I'd seen matched transistor designs from way back when, but thought they were primarily for differential amps, this is a totally new application to me.
     
  16. SgtWookie

    Expert

    Jul 17, 2007
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    The thermal coupling between the two transistors is very important.

    Remember the other day when I mentioned the non-linear gain response and I would've attached curves but my keyboard was messed up? Well, my keyboard is repaired and I've attached the curves for a 2N3904. (ETA:added 2n3906 curves as well) The typical pulsed gain current vs collector current (upper left plot) shows the non-linearity I was talking about, but the thing to look at here is the difference in hFE over temperature. You can see that even if two transistors are basically matched before insertion into a circuit, if there is a difference in temperature between the two, they will have different gains.

    You could slap some epoxy or heat sink compound on a pair of TO-92's and mechanically couple them together. However, you're just not going to get that thermal coupling as good as if they were on the same substrate. Besides, curve tracers seem to be a bit hard to come by nowadays, unless you build one yourself or maybe find one at a ham radio swapmeet. Far more time and cost effective to just buy a matched pair that were made just for that purpose.
     
  17. hgmjr

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    Jan 28, 2005
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    Don't overlook the availability of reasonably priced matched transistors in the same IC package. It is hard to get better thermal communication between two transistors than to stick them together in the same package.

    hgmjr
     
  18. Caveman

    Active Member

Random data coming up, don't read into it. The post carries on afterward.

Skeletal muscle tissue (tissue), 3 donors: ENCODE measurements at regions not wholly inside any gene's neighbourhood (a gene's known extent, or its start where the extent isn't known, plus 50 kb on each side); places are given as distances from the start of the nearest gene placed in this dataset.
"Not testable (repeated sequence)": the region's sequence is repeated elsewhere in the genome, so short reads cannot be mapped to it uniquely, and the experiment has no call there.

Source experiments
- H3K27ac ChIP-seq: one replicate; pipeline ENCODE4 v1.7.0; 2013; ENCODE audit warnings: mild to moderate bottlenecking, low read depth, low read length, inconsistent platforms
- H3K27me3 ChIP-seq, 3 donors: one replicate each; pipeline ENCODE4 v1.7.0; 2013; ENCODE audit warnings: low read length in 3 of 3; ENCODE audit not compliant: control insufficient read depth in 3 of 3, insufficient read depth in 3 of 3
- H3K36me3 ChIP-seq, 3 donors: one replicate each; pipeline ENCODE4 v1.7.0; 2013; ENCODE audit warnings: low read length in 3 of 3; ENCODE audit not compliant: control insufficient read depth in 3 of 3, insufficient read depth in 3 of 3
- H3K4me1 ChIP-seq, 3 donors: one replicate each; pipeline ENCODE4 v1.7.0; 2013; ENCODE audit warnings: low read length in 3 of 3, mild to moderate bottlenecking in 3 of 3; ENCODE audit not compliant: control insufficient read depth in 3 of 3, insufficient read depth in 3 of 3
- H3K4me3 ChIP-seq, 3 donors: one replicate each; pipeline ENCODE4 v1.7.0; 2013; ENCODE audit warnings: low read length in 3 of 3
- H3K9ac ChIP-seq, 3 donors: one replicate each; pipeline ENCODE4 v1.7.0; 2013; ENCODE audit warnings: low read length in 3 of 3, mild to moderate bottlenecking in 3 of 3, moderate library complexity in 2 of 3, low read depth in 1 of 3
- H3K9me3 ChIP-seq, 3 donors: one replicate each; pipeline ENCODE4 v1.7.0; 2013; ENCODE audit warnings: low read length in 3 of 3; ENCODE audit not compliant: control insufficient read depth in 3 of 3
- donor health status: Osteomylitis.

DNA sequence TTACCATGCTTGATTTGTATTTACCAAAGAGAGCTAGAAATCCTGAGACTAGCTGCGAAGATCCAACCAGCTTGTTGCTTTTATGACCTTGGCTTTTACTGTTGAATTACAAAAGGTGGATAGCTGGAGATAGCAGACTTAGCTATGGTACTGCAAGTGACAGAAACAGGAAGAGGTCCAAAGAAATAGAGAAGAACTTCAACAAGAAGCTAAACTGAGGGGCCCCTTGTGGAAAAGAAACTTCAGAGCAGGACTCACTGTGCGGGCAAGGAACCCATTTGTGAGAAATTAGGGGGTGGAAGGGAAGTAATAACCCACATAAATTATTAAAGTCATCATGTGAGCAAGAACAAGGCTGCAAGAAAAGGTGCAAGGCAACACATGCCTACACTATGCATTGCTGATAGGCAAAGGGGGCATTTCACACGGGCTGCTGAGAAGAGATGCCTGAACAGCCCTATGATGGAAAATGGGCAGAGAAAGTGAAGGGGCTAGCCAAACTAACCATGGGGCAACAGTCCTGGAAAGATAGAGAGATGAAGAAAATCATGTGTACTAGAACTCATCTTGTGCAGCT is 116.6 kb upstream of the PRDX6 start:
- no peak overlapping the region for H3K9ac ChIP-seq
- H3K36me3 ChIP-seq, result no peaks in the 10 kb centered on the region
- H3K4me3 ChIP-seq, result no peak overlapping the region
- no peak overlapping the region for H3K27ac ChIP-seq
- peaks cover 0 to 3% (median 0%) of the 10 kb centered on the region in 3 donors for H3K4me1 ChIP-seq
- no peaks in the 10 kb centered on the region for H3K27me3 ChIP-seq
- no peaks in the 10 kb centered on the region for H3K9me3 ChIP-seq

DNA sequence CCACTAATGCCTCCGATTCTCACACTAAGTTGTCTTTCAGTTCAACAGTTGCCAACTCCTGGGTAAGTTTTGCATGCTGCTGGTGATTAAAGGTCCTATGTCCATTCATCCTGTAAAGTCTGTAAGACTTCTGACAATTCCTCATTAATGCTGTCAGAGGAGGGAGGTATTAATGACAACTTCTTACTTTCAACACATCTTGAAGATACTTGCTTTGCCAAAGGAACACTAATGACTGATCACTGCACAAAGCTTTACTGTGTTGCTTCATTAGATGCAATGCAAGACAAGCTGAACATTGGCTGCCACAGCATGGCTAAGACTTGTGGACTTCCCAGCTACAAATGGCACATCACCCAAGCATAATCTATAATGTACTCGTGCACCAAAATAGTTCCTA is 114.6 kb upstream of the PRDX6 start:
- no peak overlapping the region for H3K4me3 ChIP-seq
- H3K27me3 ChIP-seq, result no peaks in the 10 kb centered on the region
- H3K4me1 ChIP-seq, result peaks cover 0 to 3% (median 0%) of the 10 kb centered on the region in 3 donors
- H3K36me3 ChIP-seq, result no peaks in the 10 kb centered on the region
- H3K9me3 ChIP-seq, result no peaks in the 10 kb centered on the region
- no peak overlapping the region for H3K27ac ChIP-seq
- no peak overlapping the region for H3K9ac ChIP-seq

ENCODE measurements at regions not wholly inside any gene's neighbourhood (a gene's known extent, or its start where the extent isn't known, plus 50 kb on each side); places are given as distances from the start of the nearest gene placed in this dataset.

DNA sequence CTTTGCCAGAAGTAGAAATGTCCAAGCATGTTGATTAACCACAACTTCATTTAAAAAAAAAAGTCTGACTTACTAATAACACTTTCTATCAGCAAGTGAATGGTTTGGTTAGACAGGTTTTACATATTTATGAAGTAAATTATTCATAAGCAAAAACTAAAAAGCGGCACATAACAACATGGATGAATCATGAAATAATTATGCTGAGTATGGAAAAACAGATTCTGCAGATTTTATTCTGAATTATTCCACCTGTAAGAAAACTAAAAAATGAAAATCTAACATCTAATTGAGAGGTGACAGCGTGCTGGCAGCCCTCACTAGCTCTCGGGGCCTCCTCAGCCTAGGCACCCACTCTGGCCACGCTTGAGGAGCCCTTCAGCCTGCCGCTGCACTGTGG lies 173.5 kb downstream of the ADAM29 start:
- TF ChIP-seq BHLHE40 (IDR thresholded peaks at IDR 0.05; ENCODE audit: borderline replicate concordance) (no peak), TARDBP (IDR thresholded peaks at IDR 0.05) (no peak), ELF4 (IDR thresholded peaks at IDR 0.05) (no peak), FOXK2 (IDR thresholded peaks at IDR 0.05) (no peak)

Apr 15, 2008
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    If you go back and look at some old circuits from my idols, Bob Pease and Jim Williams, you will see that they either tested them for matching and then glued them together, or they used these MATxxx parts which was a matched dual transistor package. However, when I looked them up, they were like $10 or something. That's why the Rohm parts are so good(except for the package which is smaller than a SOT6). 50 cents (single qty) is a bargain.
     
  19. SgtWookie

    Expert

    Jul 17, 2007
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    Caveman,
    I agree, they're a good deal. There are even less expensive matched NPN and PNP pairs out there. On Mouser's site, I spotted a dual NPN unit by Fairchild for $0.14/each if you buy them singly.
    http://www.mouser.com/Search/ProductDetail.aspx?qs=UMEuL5FsraCAVR1yzjolNA==

    At those kinds of prices, one could hardly justify trying to jury-rig something from discretes. I mean - you'd spend more in heat sink compound than you'd save by buying discretes, even if the discretes WERE all pre-matched - and you still wouldn't be getting the thermal coupling nearly as good as the IC.